9th Speech in Noise Workshop, 5-6 January 2017, Oldenburg

Congenital unilateral hearing impairment - Bone Anchored Hearing Implants in complex listening environments

Enrico Muzzi(a), Raffaella Marchi(b), Chiara Falzone(b), Eva Orzan
Audiology and Otorhinolaryngology, Institute for Maternal and Child Health "Burlo Garofolo"

(a) Presenting
(b) Attending

Congenital unilateral hearing impairment (UHI) affects auditory performance in complex listening environments. UHI leads to auditory pathways reorganization and aural preference syndrome, as binaural plasticity occurs mostly in the first years of life. Children with UHI may have increased rates of grade failure, need for additional educational assistance, behavioural issues in the classroom and speech and language delays. However, there is a significant gap of knowledge on how to evaluate and rehabilitate children suffering from UHI.
Our objective was to assess improvements in speech understanding in complex listening environments with bone anchored hearing implants (BAHI) for congenital UHI.
Study design was a non-randomized, open, prospective case series. Setting was a tertiary referral center. Between November 2014 and November 2016, 16 children (mean age 10+/-4 years) were tested with BAHI for congenital UHI. Nine children were affected by Single Sided Deafness (SSD) and 7 suffered from Moderate Conductive Hearing Impairment (MCHI). Intervention:Transcutaneous or percutaneous BAHI. A quick adaptive procedure was used to test head shadow effect and interaural attenuation, loudness summation, binaural squelch on azimuth (90°) and elevation (30°), and spatial release from masking. Data logging informations were analyzed. AFHAB and SSQ hearing-related quality of life questionnaires were administered.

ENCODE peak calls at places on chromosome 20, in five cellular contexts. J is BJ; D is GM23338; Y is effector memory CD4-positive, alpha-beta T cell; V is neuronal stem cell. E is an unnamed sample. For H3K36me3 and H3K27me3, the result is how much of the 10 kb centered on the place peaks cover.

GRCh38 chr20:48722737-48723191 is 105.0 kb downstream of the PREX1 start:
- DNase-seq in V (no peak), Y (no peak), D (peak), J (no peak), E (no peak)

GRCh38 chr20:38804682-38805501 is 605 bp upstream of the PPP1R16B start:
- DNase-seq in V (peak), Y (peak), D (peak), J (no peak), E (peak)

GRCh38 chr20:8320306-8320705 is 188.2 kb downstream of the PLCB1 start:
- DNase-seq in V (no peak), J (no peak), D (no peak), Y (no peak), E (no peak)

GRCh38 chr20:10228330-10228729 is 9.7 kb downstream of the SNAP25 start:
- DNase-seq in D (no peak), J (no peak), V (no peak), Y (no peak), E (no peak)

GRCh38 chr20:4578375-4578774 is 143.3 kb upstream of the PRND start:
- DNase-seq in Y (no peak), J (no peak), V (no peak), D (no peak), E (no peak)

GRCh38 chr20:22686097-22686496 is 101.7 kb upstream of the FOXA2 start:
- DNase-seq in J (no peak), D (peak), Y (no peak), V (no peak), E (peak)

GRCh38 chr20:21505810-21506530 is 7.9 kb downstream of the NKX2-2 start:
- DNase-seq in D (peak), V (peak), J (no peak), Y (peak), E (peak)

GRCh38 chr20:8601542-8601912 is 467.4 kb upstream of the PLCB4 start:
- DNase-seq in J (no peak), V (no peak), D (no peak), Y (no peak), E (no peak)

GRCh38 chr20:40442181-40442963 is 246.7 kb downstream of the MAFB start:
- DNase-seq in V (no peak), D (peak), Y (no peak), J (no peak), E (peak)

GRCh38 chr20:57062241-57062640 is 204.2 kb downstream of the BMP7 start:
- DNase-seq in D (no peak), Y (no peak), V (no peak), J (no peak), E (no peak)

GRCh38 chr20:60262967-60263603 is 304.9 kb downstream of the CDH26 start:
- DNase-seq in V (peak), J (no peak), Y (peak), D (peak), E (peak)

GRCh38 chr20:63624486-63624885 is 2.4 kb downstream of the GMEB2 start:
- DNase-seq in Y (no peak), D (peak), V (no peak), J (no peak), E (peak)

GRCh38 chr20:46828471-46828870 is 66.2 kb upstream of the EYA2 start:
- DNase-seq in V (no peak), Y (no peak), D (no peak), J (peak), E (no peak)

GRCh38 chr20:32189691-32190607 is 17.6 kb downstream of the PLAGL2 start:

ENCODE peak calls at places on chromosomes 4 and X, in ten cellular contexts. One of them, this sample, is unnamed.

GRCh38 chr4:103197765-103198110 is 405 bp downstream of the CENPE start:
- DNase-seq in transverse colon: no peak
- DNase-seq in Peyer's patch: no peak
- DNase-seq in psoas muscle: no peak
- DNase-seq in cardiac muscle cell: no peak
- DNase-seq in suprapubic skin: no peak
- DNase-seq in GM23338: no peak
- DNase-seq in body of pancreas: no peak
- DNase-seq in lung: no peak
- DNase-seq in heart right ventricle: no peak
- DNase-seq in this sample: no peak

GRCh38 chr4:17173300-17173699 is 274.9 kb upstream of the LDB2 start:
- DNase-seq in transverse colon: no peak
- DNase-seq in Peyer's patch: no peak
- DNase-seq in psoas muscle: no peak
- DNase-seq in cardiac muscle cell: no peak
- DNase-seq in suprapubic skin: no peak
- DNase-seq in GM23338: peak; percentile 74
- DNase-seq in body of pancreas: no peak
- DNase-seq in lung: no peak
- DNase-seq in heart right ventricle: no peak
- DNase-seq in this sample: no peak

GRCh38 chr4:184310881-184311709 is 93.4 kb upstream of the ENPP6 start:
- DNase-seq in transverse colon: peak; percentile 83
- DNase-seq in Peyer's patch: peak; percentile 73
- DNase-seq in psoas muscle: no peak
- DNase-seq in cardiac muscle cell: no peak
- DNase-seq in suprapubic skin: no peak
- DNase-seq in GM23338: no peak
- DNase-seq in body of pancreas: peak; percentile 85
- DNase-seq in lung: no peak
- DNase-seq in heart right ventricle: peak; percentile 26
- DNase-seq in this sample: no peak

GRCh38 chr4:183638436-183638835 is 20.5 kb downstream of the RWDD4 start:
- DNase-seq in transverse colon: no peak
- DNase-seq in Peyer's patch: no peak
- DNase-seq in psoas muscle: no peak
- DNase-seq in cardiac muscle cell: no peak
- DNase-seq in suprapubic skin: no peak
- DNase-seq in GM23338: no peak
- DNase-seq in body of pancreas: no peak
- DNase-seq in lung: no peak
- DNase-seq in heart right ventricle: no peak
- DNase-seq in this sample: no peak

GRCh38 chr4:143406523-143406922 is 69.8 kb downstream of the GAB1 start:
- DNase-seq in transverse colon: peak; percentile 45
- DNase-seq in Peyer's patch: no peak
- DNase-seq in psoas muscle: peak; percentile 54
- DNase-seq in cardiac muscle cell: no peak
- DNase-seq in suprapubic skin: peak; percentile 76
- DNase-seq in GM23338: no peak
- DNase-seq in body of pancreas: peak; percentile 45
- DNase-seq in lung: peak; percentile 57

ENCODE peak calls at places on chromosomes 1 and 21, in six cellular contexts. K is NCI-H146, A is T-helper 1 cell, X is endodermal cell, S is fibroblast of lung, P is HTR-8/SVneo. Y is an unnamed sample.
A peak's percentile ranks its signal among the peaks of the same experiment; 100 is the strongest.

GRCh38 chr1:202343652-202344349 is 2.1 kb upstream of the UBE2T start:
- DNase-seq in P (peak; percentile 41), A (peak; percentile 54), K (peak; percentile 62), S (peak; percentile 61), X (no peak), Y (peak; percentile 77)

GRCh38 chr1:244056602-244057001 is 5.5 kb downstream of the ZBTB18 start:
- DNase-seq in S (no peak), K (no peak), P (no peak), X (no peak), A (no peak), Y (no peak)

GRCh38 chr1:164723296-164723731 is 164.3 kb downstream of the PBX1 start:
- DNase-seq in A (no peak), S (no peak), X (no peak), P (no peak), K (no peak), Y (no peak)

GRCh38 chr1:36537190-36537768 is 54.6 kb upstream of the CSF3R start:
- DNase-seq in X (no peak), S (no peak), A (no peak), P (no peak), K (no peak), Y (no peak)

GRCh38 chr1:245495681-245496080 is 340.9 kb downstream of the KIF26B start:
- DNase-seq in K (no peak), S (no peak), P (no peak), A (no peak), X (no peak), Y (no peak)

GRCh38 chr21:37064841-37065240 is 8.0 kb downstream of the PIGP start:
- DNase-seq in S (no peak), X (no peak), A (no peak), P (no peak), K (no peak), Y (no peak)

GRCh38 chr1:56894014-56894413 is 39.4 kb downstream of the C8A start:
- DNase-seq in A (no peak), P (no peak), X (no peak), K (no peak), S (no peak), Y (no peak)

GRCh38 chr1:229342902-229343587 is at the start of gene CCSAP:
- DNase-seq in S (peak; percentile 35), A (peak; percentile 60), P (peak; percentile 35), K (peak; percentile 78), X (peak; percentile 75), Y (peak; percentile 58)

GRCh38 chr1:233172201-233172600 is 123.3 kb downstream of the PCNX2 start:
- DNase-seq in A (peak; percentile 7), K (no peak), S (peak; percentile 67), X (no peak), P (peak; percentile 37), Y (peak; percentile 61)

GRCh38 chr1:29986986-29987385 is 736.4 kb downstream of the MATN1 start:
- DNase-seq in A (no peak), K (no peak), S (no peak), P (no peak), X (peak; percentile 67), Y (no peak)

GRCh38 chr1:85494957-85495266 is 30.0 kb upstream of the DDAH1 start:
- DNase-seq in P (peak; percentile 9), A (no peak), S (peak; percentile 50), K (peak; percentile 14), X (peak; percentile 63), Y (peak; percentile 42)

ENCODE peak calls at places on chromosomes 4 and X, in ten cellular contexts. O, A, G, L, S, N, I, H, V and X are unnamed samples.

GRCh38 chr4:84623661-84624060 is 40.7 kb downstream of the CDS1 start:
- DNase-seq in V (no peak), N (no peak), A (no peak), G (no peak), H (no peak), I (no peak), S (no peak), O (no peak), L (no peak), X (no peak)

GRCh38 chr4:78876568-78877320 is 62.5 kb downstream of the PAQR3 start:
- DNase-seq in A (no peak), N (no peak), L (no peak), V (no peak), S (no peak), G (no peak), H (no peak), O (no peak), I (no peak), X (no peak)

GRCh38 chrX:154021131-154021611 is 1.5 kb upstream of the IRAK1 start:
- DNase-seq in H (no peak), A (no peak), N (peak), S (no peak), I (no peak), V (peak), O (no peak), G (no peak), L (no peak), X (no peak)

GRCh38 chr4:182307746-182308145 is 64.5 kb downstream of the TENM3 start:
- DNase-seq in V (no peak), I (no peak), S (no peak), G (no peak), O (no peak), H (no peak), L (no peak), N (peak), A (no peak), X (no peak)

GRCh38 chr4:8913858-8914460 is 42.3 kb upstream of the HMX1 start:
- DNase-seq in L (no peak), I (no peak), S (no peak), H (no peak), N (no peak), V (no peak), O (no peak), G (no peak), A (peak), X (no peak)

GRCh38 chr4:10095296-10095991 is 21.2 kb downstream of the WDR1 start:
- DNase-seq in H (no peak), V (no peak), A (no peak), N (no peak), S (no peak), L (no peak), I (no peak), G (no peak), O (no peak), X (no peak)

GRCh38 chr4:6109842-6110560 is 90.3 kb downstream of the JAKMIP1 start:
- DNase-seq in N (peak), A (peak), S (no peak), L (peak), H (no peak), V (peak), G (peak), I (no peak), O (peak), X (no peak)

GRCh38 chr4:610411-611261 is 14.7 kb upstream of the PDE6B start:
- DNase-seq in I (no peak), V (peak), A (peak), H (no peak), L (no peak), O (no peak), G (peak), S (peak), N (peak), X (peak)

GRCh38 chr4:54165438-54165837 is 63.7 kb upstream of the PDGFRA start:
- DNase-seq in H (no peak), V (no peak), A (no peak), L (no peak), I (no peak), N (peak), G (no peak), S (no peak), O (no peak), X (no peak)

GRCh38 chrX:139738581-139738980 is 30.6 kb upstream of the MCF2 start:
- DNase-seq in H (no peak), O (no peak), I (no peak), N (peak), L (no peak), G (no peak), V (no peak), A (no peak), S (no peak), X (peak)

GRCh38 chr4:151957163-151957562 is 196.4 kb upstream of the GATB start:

All children showed poorer-than-normal speech in noise performance without BAHI. Mean improvement of intelligibility with BAHI was 19.2% at loudness summation, 20.0% at squelch on azimuth, 15.0% at squelch on elevation with SNR+10. Mean improvement of Maximum Speech Reception Threshold (Max-SRT) with BAHI was 2.0 dB at binaural loudness summation, 3.0 dB at squelch on azimuth, 5.3 dB at squelch on elevation. On average, children obtained a speech release from masking of 1.3 dB on azimuth and of 4.8 dB on elevation. Data logging, AFHAB and SSQ results disclose an advantage with BAHI in real life conditions. Pseudo-binaural hearing enhances speech in noise performance in children. The gain is measurable on the whole test battery and it is more evident on elevation. The effectiveness of BAHI in complex listening environments is supported by data logging and quality of life measures.

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Last modified 2017-01-04 23:51:47